While plans continue to develop on how the back-to-back national championships will be displayed in Pinehurst’s venerable Clubhouse hallway, the first indications of the triumphant two weeks were visible on Thursday, Aug. 14, when the nameplates honoring Pinehurst’s two most recent champions – Martin Kaymer and Michelle Wie – were installed in the trophy case.
Pinehurst Heritage Archive
What was Pinehurst like – inside and outside of the ropes – when No. 2 hosted the 1936 PGA Championship?
Watch the video and see:
“Of all the golf centers in the world, there is perhaps only one that comes close to sharing the ideas and aspirations of St. Andrews – ‘Pinehurst.’”
Links Trust, 1998
Ahead of the 2014 back-to-back U.S. Opens, Pinehurst further solidified its relationship with the Old Course at St. Andrews with the dedication of the No. 2 Starter’s Box, built to resemble the longtime starter’s box that once stood at the first tee on Old Course.
But while it’s one thing for Pinehurst to say it enjoys ties to St. Andrews, it’s another for St. Andrews to reaffirm that relationship. And upon seeing the new No. 2 starter’s box before a round at the U.S. Open, that’s exactly what St. Andrews Links Trust Chief Executive Euan Loudon did in the video above.
And for us, that feels pretty special.
Here is a sampling of some of the best photos from the 2014 U.S. Open at Pinehurst No. 2. Photo credit for each photo is The USGA. Tremendous work.
By capturing her first major championship at Pinehurst, Michelle Wie emphatically closed Golf’s historic first fortnight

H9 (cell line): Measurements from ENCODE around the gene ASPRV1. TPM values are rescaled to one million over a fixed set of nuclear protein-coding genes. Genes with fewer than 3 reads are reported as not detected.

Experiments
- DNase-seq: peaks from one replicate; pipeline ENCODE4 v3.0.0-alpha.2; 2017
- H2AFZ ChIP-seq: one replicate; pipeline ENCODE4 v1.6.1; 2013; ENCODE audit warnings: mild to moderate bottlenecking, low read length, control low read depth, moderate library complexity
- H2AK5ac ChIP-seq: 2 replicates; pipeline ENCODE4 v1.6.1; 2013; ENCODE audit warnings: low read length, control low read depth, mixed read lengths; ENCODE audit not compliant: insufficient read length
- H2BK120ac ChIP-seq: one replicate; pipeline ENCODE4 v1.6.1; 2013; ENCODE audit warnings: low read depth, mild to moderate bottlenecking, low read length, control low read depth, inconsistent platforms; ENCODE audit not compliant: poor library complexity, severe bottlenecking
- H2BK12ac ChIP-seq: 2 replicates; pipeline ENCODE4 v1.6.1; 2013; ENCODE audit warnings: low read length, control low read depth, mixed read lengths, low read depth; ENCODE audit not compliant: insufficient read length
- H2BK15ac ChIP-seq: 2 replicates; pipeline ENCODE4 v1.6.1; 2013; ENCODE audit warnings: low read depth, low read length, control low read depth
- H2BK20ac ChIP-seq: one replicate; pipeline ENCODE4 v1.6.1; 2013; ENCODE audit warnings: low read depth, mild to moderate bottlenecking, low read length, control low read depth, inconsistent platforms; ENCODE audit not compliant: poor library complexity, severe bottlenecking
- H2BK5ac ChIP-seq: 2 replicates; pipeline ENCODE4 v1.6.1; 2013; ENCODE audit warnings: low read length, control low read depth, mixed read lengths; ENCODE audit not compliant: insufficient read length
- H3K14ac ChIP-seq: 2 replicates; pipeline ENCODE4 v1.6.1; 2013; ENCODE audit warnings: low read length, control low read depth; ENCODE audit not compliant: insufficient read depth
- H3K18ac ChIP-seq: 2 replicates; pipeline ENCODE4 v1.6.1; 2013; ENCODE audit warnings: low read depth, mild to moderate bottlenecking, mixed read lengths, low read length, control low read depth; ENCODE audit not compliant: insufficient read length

Fifteen years ago, Payne Stewart settled over a crucial putt on the par-3 17th hole at Pinehurst No. 2, a U.S. Open championship in the balance. Stewart and Phil Mickelson were tied for the 1999 Open lead through 70 holes, with Mickelson striking his approach on 17 to 6 feet and Stewart nailing his to 4 feet. Mickelson’s putt slid past the hole and Stewart poured his into the heart of the cup, taking a one-shot lead that he preserved with his much-memorialized par on the final hole.
“It was a gimme,” caddie Mike Hicks said of the fateful birdie on 17. “Payne hadn’t missed inside 4 feet all week.”
Now it was Michelle Wie’s turn to make history on the 161-yard hole, her 8-iron nestling down 25 feet above and to the right of the front-left hole location. Wie had just double-bogeyed the 16th hole, letting a seemingly comfortable three-shot lead in the U.S. Women’s Open over Stacy Lewis shrink to a single shot. Lewis was now hitting balls on the practice range in the event of a playoff, and Wie settled into her unique table-top putting stance, where her upper torso is at 90 degrees to her long legs, the better to let her see the correct line from a head position nearer the ground.
If the 6 on 16 was giving her the shakes and sweats, she wasn’t letting on.
“I laughed it off,” she said. “Stuff like that does happen.”